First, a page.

Thousands protest in Spain’s Canary Islands

In a striking display of local sentiment, tens of thousands of residents of Spain’s Canary Islands have taken to the streets to protest overtourism and a business model that they say overburdens their picturesque archipelago.

The local protesters are calling for urgent restrictions on tourist numbers and a halt to what they see as uncontrolled development, citing significant damage to the environment and local communities.

Despite the crucial role of tourism in the Canary Islands, which according to 2023 statistics generates 35 percent of the local economy and provides 40 percent of jobs, locals argue that the current model is unsustainable.

With no less than 13.9 million visitors last year – almost six times the population of 2.2 million inhabitants – the impact of overtourism in the sector is becoming increasingly tangible. Issues such as the depletion of natural resources and skyrocketing rents are pushing residents to the edge, sparking protests under banners such as “People live here” and “We don’t want to see our island die.”

The move comes against the backdrop of alarming statistics from the National Statistical Institute (INE), which showed that 34 percent of the Canary Islands were at risk of poverty or social exclusion by 2023, second only to Spain.

The escalating situation even led to activists in Tenerife starting a hunger strike last week to protest the ruthless expansion of tourism developments.

La-Gomera-island-Canary Islands-Overtourism
Island of La Gomera, Canary Islands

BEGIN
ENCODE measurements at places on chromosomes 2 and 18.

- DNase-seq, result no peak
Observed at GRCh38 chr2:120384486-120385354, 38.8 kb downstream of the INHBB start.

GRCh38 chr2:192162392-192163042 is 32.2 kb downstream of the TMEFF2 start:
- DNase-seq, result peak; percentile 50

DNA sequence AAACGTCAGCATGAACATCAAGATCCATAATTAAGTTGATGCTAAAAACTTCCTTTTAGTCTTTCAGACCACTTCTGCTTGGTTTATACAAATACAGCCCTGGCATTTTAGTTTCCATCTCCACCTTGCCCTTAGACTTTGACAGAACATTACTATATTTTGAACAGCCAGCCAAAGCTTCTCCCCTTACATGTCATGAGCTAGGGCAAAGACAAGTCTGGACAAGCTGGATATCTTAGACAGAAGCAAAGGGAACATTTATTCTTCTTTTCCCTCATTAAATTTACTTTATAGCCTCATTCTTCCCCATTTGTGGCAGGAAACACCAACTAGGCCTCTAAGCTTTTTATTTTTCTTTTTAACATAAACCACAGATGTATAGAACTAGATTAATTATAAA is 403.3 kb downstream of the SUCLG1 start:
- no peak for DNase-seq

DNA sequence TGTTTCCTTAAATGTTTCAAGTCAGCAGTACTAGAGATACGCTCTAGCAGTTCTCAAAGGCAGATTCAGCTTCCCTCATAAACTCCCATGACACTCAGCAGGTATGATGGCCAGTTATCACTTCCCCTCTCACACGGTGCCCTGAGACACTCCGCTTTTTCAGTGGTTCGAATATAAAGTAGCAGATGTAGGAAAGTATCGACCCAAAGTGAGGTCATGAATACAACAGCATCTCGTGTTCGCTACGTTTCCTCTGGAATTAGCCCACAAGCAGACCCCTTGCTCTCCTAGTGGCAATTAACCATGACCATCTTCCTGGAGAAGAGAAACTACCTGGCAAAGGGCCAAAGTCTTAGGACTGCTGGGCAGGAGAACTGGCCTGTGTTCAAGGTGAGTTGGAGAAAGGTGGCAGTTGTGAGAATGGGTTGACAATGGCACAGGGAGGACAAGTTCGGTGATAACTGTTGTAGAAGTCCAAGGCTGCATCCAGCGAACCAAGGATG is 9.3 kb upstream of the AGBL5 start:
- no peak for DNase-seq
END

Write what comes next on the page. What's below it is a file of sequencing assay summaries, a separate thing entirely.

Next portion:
The concerns extend beyond the economy, with environmental groups such as Greenpeace and WWF supporting the cause. Protesters have made it clear that while they are not anti-tourism, they are opposed to the prevailing large-scale, profit-driven approach, which they see as putting development above community well-being.

“The biggest problem is the model of mass tourism that has been entrenched for decades and is only destroying the island… and the lives of the residents here,” Lydia Morales, a protester in Santa Cruz de Tenerife, told the BBC.

Rosario Correa, secretary of the ‘Salvar Chira-Soria’ platform, tellingly echoed this sentiment euronews, “We are against a model that has led us to the decline of our country and our people, because the profits and growth of tourism are not reflected in society.”

The protests have sparked a wider discussion about sustainable tourism, highlighting the need for models that take into account environmental impacts, such as water shortages, and reduce pressure on housing costs.

This call to action has resonated in other parts of Spain, including Barcelona, ​​where local efforts to discourage tourist overcrowding have seen unorthodox measures such as removing popular bus routes from online maps.

In Barcelona, ​​residents of the La Salut district, tired by the crowds of tourists on public transport, have successfully campaigned to remove the 116 bus from Google and Apple Maps.

116 Bus Barcelona
Bus number 116 in La Salut, Barcelona

This bus route, which stops at the iconic Park Güell, has been overrun by tourist numbers, affecting its availability and convenience for local residents. “The bus used to be so full that even people with walking sticks couldn’t get on,” Luz López, a 75-year-old resident, told Spanish news site

This innovative approach to managing tourist flows in Barcelona reflects a growing trend across Europe, where locals are increasingly asserting their right to quality of life in the face of mass tourism. “At first we laughed at the idea,” César Sánchez, a local activist, told the Guardian. “But we are surprised that the measure is so effective.”

As the Canary Islands and other tourism hotspots in Europe grapple with these challenges, the message from locals is clear: sustainable tourism is not only preferable, it is essential for their survival.